Rather it shares with them a sense of humorous reflection both that the narrative is a fiction, but of the best, that is to say the most relevant and absorbing kind. It is, in every sense, being brought to life through the collaborative reading of a carefully and thoughtfully written work of literature, reflecting consummately on the real existential dilemmas of life as it is being experienced in and through all the detail of the present particularities of the text. This intratextual device is sustained as Hepburn and Hanele await the motor car at the conclusion of their expedition,.
There were three Jews from Vienna: and the girl had a huge white woolly dog, as big as a calf, and white and woolly and silly and amiable as a toy. The men of course came patting it and admiring it, just as men always do, in life and in novels. And the girl, holding the leash, posed and leaned backwards in the attitudes of heroines on novel-covers.
She said the white woolly monster was a Siberian steppe-dog. Alexander wondered what the steppes made of such a wuffer. And the three Jews pretended they were elegant Austrians out of popular romances. Both ways of sensitising are also proper handlings of the text in requiring critical reflection on it through, and as representation of, the concrete, particular experiences of class. I want to demonstrate this by drawing on the work of Raymond Williams whose reflexive formulations of class seem to me clearly to resonate with the literary and literary critical instances I have given.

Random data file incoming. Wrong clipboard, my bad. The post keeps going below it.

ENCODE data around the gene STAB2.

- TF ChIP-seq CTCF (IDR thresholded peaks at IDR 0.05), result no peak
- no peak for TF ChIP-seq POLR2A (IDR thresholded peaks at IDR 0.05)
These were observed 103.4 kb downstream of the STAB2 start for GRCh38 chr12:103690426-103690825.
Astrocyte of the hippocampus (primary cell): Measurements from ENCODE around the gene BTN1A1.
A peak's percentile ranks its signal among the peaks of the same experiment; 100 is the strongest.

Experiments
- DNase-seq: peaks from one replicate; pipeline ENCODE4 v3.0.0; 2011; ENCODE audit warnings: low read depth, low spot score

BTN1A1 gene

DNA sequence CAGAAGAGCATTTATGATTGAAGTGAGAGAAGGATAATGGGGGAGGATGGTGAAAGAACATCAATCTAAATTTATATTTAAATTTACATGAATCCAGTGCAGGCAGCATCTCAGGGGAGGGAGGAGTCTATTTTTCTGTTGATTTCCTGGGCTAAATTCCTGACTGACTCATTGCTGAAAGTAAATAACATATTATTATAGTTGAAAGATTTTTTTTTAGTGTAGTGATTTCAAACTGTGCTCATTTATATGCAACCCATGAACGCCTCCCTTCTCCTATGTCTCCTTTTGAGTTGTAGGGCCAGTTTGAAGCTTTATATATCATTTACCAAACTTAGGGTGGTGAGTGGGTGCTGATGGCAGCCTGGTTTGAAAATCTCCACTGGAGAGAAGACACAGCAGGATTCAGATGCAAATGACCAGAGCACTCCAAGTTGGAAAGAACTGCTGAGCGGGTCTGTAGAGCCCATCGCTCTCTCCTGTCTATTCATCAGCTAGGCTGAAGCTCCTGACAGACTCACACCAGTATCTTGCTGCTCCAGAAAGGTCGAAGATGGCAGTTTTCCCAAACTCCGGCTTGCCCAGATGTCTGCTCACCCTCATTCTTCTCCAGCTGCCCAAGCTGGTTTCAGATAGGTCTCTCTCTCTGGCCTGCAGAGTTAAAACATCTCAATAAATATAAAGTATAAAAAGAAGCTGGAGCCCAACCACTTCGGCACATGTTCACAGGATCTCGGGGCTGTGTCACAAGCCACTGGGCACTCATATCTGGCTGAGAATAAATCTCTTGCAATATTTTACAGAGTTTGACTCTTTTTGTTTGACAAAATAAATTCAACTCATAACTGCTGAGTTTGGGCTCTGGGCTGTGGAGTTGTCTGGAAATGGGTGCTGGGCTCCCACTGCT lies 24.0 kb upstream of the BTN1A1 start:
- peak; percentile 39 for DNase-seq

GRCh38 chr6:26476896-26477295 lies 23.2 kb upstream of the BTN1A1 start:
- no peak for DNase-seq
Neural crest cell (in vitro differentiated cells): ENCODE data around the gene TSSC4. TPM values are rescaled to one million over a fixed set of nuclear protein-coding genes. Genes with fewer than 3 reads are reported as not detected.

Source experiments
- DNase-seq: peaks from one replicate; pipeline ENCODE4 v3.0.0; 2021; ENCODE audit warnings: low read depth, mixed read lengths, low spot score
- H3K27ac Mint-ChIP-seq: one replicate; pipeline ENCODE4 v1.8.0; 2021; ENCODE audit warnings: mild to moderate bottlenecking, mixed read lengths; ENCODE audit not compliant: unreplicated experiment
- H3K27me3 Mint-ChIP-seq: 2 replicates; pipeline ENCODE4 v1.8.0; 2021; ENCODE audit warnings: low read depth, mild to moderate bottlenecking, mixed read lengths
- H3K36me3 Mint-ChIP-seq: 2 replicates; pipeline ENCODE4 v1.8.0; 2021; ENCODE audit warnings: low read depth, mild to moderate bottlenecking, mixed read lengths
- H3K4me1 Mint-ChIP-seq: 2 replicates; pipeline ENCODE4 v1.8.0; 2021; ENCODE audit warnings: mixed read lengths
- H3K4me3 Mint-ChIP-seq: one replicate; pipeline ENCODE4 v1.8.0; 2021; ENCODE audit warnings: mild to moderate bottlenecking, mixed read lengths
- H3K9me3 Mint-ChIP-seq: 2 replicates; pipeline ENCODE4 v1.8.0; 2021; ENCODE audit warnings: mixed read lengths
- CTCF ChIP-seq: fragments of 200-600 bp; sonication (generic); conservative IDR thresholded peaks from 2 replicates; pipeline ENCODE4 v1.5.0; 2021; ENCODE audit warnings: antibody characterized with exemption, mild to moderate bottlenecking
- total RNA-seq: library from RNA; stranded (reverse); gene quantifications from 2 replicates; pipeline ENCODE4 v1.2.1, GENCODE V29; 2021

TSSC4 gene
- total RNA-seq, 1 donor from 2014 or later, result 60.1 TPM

He is concerned to represent the meaning of the experience of class as the basis for its sense and critical adequacy as an analytical concept, and in doing so to reject tendencies in normative social scientific analyses of class to subsume stratifying practices in social interaction within a priori concepts. Williams writes of class as particular, historically changing language practices in such modes of speech as literature, criticism and politics. He formulates this sense of class as. A collective mode of being, feeling, acting of that part of a group of people, similarly circumstanced, which has become conscious of its own position and of its own attitude to this position.
It is a group conscious not only of its specific, particular shared circumstances but conscious also of its sense of these circumstances.
This shared consciousness is made possible by what he describes as. The changes bear witness to a general change in our characteristic ways of thinking about our common life: about our social, political and economic institutions; about the purposes which these institutions are designed to embody; and about the relations to these institutions and purposes of our activities in learning, education, and the arts. The uses to which the shared language s are put provide the grounds for understandability, for the communicable sense they make.
Further, in seeking to value shared language and the changing meanings of its constitutive sequences of words, Williams invokes tradition as the location of the general patterns of change in the use and meaning of words like class. One word in particular encapsulates and organizes class and all other key words amongst which it is itself included : the word culture. In its meaning are concentrated.